5 Ice Age Creatures You Never Knew Existed

posted: 09/17/15
by: Dan Carter

When it comes to the Ice Age, our imaginations often wander to the mighty mammoths of Siberia or to the kooky cartoon companions of Ray Romano. However, the great giants of the last glacial period were as diverse as they were captivating. Before Saturday's Ice Age: Last of the Giants, check out five of our favorite.

Shashta Ground Sloth
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A Ground Sloth stakes out its territory.

Though the name "Ground Sloth" refers to a diverse suborder of mammals from the last glacial period, one of this group's most distinctive is Megatherium. These South American herbivores were drastically different from their contemporary cousins; they were tertiary beasts with thick skin, giant claws and long tails for protection against predators. They could grow up to 20 feet, larger than many contemporary elephants.

Woolly Rhino
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A Woolly Rhino grazing on the Siberian grasslands.

The other woolly wonder of the Ice Age was the woolly rhino, which dwelled in the same habitat as the mammoths that so often overshadow them. Their lack of notoriety might be in part because of their early extinction. While mammoths lived up to 2,000 B.C. in a small isolated community on Wrangel Island, most predictions peg the woolly rhino's extinction at 8,000 B.C., making their fossil record harder to trace.

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A Glyptodon swims through the swamps of Arizona.

One of the oldest great mammals to go extinct during the final glacial period was the Glyptodon. These relatives of modern day armadillos were massive, reaching up to 10 feet at their peak. During the Ice Age, these creatures lived in the damp swamps of Arizona, but as the swamps dried up in the warming climate and hunters began to target the animals for their valuable shells, they gradually went extinct.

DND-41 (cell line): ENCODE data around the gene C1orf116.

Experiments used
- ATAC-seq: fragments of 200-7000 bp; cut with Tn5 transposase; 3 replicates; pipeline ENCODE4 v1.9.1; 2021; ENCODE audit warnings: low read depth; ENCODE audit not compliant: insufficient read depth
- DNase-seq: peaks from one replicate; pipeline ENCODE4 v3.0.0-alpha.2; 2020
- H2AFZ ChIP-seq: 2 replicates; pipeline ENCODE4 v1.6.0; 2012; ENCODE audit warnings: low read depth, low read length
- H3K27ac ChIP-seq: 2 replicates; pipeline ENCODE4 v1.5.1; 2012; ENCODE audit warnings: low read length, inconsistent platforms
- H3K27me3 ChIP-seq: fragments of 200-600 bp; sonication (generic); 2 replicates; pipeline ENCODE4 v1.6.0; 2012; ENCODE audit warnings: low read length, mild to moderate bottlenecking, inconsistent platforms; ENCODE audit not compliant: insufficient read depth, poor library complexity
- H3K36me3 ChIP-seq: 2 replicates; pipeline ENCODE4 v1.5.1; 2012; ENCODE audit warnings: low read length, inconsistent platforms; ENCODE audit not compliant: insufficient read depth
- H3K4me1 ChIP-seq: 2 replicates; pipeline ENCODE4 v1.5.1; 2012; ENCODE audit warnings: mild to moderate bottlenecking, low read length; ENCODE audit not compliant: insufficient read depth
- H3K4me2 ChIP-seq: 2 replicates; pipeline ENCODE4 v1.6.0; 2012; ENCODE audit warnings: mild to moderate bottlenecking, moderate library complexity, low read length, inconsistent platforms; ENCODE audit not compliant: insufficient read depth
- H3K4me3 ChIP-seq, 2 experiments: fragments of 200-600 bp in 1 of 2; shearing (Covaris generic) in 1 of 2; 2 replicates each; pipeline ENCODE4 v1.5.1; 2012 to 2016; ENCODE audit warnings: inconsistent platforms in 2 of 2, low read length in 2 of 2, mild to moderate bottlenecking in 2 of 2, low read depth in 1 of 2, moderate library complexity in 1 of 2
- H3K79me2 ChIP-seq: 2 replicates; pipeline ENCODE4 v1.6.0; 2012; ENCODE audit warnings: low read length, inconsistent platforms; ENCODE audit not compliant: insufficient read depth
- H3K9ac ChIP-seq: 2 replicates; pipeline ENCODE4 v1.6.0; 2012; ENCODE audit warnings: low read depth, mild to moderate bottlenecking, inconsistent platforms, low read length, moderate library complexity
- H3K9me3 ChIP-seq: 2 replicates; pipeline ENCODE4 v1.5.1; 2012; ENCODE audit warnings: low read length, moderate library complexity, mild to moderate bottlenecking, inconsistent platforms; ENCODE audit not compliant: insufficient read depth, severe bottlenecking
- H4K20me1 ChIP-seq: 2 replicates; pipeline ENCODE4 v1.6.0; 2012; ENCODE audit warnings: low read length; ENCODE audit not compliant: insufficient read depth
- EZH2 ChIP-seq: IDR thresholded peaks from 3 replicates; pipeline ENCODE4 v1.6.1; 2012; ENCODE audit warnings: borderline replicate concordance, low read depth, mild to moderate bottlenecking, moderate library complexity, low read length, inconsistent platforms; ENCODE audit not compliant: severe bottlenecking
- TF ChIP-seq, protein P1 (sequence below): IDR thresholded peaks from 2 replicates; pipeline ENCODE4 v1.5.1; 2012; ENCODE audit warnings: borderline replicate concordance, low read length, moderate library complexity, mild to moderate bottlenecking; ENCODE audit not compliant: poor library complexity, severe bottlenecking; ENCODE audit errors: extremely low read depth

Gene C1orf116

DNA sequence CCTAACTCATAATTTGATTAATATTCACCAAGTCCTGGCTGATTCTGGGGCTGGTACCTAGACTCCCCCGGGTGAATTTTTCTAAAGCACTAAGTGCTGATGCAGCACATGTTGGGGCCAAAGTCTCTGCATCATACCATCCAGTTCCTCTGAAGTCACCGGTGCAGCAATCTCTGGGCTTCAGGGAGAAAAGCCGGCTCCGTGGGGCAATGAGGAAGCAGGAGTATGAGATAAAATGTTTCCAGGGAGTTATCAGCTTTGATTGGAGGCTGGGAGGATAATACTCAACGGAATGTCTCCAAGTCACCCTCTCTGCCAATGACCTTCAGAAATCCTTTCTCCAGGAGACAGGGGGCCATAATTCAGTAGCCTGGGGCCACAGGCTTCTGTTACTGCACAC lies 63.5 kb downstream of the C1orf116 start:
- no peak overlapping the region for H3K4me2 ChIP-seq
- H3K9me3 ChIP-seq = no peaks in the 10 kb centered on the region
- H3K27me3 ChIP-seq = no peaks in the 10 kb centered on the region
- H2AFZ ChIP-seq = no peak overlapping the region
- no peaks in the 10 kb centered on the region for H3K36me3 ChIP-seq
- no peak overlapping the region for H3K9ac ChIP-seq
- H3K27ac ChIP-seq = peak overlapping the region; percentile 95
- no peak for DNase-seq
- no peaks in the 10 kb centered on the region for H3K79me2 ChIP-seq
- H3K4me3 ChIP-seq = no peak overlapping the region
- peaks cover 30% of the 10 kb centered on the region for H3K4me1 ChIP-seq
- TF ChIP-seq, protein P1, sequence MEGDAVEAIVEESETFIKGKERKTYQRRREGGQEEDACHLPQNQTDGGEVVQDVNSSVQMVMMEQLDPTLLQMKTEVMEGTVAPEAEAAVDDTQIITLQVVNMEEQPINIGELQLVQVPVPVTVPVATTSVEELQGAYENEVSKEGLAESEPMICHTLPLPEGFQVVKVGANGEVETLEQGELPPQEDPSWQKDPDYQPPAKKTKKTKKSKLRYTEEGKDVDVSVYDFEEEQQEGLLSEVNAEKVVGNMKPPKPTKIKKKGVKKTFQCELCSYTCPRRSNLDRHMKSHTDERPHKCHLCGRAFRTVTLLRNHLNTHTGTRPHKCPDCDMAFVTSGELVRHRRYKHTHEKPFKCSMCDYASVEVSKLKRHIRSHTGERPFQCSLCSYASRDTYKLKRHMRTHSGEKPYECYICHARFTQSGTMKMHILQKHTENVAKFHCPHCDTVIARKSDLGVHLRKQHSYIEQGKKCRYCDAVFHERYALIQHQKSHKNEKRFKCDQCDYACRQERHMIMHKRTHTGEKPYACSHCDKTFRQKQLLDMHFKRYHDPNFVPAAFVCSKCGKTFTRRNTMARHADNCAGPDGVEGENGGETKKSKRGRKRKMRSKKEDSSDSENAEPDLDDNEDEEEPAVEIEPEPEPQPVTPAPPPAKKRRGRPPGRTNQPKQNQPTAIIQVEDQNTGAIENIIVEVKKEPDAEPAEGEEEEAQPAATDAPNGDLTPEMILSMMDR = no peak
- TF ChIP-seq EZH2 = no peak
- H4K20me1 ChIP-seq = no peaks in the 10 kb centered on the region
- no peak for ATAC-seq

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A Mastodon mother and calf graze in North America.

Not to be confused with their Eurasian relatives, the American mastodon was a forest dweller rather than a grassland grazer. Shorter, longer and more muscled than the mammoth, these giants of the Ice Age more closely resembled current Asian elephants. Their extinction coincides directly with the arrival of humans in the Americas and many fossils indicate that hunters carved their bones into weapons.

Cave Bear
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A European Cave Bear and its cub.

The average European cave bear was the size of the largest modern brown bears (weighing between 800 and 1,100 pounds) and one of the few Ice Age giants not believed to have been hunted to extinction by humans. The lack of cave paintings of these creatures might indicate that humans avoided them purposefully. They went extinct long before many of the other large animals of the Ice Age, but the cause of their extinction remains controversial. The most viable hypothesis claims that the bears gradually went extinct as the plants on which they fed slowly diminished.


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